dinsdag 31 oktober 2017

Improving transparancy of scenario analysis in GAMS

I have recently gotten back to work with GAMS after having spent most of the last 6 years working with R, and I quickly got struck in the typical trap of trying to do things in GAMS that I had gotten used to do with R – just as most of my early R code was basically a translation from GAMS. (Now, let me get one thing straight from the outset: I think discussions about which of the two is the superior tool are meaningless, and I am not going to spend any time on this type of discussions. Both have been designed to deal with specific issues, and they are well suited for the uses they have been built for.)

However, after some years of complete immersion in R, I did get use to take some of its features for granted, and found it frustrating I couldn’t implement them in the same way in GAMS.

Take for instance the issue of comparing different scenarios. Of course, GAMS allows you to “loop” through different scenarios. For instance, your input data can be organised in Excel files where different ranges correspond to different scenarios. This works fine in a relatively simple setting where the nature of the work implies that the number of alternative scenarios is limited and known in advance.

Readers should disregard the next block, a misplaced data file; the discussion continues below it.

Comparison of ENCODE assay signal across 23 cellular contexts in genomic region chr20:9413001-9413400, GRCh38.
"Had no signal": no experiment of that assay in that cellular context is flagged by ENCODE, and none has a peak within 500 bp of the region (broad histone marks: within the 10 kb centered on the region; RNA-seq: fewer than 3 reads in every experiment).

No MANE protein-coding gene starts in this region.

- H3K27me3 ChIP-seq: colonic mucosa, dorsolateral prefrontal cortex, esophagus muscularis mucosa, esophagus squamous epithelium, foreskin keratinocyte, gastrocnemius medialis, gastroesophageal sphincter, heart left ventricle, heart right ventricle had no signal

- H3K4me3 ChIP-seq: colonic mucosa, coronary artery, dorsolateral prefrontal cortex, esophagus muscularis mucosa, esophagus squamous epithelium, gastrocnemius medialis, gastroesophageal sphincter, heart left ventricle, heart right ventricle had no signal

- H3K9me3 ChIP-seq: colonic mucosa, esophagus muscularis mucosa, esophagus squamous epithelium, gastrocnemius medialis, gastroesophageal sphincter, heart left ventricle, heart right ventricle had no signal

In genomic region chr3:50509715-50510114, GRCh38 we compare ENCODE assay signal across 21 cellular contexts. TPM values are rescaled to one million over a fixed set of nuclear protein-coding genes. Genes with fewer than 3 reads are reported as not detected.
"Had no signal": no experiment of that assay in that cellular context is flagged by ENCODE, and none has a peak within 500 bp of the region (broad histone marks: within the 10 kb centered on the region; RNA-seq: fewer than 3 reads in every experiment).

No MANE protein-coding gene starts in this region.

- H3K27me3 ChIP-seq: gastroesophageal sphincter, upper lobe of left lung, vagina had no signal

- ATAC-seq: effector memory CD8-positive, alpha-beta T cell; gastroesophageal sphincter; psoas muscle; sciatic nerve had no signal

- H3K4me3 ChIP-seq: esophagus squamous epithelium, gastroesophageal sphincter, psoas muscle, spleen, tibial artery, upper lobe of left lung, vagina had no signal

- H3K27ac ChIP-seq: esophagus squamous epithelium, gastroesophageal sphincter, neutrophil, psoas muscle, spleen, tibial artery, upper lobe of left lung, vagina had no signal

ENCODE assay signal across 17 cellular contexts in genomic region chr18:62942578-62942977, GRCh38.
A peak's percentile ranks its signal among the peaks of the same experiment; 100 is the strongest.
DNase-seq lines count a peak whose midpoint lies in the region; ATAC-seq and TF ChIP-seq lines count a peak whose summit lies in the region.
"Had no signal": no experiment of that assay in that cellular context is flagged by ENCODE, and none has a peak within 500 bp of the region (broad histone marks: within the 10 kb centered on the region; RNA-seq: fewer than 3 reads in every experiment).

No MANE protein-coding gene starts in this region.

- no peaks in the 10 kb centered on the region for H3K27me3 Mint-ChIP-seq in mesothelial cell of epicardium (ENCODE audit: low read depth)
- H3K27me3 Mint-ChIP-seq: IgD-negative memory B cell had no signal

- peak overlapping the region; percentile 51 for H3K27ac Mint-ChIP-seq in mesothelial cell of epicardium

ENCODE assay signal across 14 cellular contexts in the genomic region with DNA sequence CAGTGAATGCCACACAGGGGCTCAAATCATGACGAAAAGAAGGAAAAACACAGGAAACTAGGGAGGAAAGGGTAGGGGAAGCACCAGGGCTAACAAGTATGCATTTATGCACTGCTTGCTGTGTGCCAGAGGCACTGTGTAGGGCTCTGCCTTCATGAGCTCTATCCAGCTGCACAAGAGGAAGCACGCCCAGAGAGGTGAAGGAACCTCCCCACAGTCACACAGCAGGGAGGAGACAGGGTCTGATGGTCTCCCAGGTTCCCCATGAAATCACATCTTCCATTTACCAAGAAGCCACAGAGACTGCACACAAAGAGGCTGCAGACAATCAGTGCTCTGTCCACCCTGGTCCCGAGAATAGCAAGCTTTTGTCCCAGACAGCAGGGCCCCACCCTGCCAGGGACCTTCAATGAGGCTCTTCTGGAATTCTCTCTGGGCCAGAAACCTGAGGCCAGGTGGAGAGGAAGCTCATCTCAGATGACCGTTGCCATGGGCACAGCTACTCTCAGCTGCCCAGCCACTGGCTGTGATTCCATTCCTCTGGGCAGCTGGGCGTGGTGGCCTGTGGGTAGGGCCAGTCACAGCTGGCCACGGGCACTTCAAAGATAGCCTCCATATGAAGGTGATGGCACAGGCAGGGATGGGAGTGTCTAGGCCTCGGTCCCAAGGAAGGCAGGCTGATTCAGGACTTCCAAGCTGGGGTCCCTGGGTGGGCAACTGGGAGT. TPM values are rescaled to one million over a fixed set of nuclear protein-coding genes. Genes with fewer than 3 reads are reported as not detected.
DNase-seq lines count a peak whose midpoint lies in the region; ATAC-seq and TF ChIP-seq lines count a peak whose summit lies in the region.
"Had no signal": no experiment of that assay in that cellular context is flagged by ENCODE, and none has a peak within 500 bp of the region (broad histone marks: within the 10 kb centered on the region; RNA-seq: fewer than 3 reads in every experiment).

However, this is not always the case. Take for instance the PLANET model , which has been developed by the Belgian Federal Planning Bureau for long term forecasts of transport demand in Belgium. The model has been developed initially around 2008. In the last ten years, the policy context has evolved, the range of transport technologies has expanded, new transport solutions have emerged, the research questions themselves have changed… Ideally, one would like to have a core model that is relative stable even when the scenarios under investigations change. If the scenarios are dug deeply in the code of GAMS (or in external files), this increases the risk of errors as time goes by. Moreover, these errors are unlikely to yield any error messages, and one may well end up publishing erroneous results. 

Similarly, at the output side, one would like to have spreadsheets or CSV files, with a name that clearly indicates to which scenario they correspond – which, as a side benefit, would make subsequent analysis with R more convenient.

Fortunately, there is a relatively simple work-around: when you call GAMS from the command line, you can use control variables to navigate through scenarios, and produce appropriately named output files for each scenario. An additional advantage of this method is that you can also call R scripts (or Python, depending on your preferences) from the command line. This allows you to move any pre- or post-processing of your data and results from your spreadsheets to the command line, increasing the transparency and the reproducibility of your work. 

For instance, the following code is a stylized version of a script I have recently implemented in PowerShell – obviously, similar code can easily be written in bash if you work on a Linux system:

gams definitions s=defin
$Scenarios = ("BAU","SC1")
foreach ($Sc in $Scenarios ){
gams step2 r=defin,s=save2 --Yr=2012 --YrPrev=2011 --YrNxt=2013 --scen=$Sc